When manure and livestock emissions are combined, the Agriculture industry is the biggest source of CH4 emissions from America. While not revealed and less important, emissions of CH4 also happen as a consequence of land management activities and land use in the Land usage, Land-Use Change, and Forestry industry (e.g., grassland fires and forest, decomposition of organic matter in coastal wetlands, etc.).
Energy and Industry
Petroleum and natural gas systems are the second biggest source of CH4 emissions from America. Methane is the main component of natural gas. Methane is emitted into the air during the production, processing, transmission, storage, and distribution of natural gas and the generation, refinement, transit, and storage of crude oil. Coal mining is also a source of CH4 emissions.
Waste From Businesses and Home
Methane is produced in landfills as waste decomposes and in treating wastewater. Landfills are the third-biggest source of CH4 emissions from America. Methane can also be generated from industrial and domestic wastewater treatment and from composting and anaerobic digestion.
3. Nitrous Oxide (N2O)
Nitrous oxide is released during agricultural, land use, industrial activities, solid waste, and combustion of fossil fuels, in addition to during the treatment of wastewater.
Fluorinated gases: Perfluorocarbons, Hydrofluorocarbons, sulfur hexafluoride, and nitrogen trifluoride are artificial, potent greenhouse gases emitted from many different industrial procedures. Fluorinated gases are often used as substitutes for stratospheric ozone-depleting substances (e.g., hydrochlorofluorocarbons, chlorofluorocarbons, and halons).
These gases are generally emitted in smaller amounts, but they are sometimes known as High Global Warming Potential gases (“High GWP gases”) since they are powerful greenhouse gases.
In 2019, nitric oxide (N2O) accounted for approximately 7% of all US greenhouse gas emissions from human activities. Human activities such as fuel combustion, agriculture, wastewater management, and industrial procedures increase the amount of N2O in the air.
Nitrous oxide is also naturally found in the air as part of the Earth’s nitrogen cycle and contains many different natural sources. Nitrous oxide molecules remain in the atmosphere for a mean of 114 years before being eliminated by a sink or destroyed via chemical reactions. The effects of 1 pound of N2O on heating the air are nearly 300 times that of 1 pound of carbon dioxide.1
Globally, about 40% of total N2O emissions come from human activities. Nitrous oxide is produced from agriculture, land use, transport, business, and other actions, described below.
Nitrous Oxide can result from several agricultural soil management actions, such as applying artificial and natural fertilizers and other cropping methods, the management of manure, or the burning of agricultural residuals. Agricultural soil management is the most significant source of N2O emissions in the USA, accounting for approximately 75 percent of total US N2O emissions in 2019.
While not revealed and less critical, emissions of N2O also happen as a consequence of land management activities and land use in the Land Use, Land-Use Change, and Forestry industry (e.g., forest and grassland fires, use of synthetic nitrogen fertilizers into urban lands (e.g., lawns, golf courses) and forest lands, etc.).
Nitrous Oxide is emitted when fuels are burnt. The quantity of N2O emitted from burning fuels is based upon the type of fuel and combustion technology, maintenance, and operating systems.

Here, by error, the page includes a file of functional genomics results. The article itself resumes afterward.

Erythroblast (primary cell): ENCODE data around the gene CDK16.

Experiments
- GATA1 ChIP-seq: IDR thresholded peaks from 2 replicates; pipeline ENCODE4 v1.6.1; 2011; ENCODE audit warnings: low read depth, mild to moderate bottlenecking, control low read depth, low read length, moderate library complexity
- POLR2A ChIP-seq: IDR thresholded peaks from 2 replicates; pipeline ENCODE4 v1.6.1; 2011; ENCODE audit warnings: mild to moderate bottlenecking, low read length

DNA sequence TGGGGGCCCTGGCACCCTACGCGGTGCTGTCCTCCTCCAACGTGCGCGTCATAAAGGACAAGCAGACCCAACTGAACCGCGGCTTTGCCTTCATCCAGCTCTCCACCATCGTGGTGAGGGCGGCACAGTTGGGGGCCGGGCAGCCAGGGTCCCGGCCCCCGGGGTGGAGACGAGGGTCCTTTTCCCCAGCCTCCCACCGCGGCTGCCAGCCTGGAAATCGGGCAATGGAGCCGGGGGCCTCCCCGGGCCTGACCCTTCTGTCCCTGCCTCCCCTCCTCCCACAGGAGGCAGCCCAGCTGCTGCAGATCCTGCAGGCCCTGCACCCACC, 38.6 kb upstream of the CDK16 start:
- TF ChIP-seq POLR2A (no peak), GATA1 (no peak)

Nitrous Oxide is produced as a byproduct during the production of compounds like nitric oxide, which can be used to create synthetic commercial fertilizer, and adipic acid production, producing fibers, such as nylon and other synthetic products.
Nitrous Oxide can also be generated from the treatment of domestic wastewater through nitrification and denitrification of the nitrogen present, typically in ammonia, urea, and proteins.
Nitrous oxide emissions arise naturally through many sources linked to the nitrogen cycle, that’s the natural flow of nitrogen among the air, plants, animals, and microorganisms that live in water and soil. Nitrogen takes on several chemical forms throughout the nitrogen cycle, such as N2O.
Natural emissions of N2O are primarily from bacteria breaking down nitrogen in the oceans and soils. Nitrous oxide is removed from the air when absorbed by specific types of bacteria or damaged by chemical reactions or UV radiation.
Emissions and Trends
Nitrous oxide emissions from the US have remained relatively flat between 1990 and 2019. Nitrous oxide emissions from mobile combustion reduced by 60% from 1990 to 2019 because of emission control standards for on-road vehicles. Nitrous oxide emissions from agricultural lands have varied during this period and were about 9% higher in 2019 than in 1990, fundamentally driven by increasing nitrogen fertilizers.
Each gas’s impact on climate change depends on three primary factors:
How Much Is In The Atmosphere?
Concentration, or prosperity, is the amount of a specific gas in the atmosphere. Bigger eruptions of greenhouse gases contribute to high concentrations in the air. Greenhouse gas concentrations are quantified in parts per billion, parts per million, and even parts per trillion. One part per million is equal to a drop of water diluted into approximately 13 gallons of liquid (about the gas tank of a compact car).
How Long Do They Remain In The Atmosphere?
All these gases can remain in the air for different amounts of time, ranging from a couple of years to tens of thousands of years. All these gases stay in the atmosphere long enough to become well mixed, which means that the amount measured in the air is roughly the same worldwide, no matter the origin of the emissions.
How Strongly Do They Affect The Atmosphere?
Some gases are more potent than others at making the world warmer and “hardening the Earth’s blanket.”
Learn About Greenhouse Gas Gases with a higher GWP consume more energy per pound than gases using a lower GWP and contribute to warming Earth.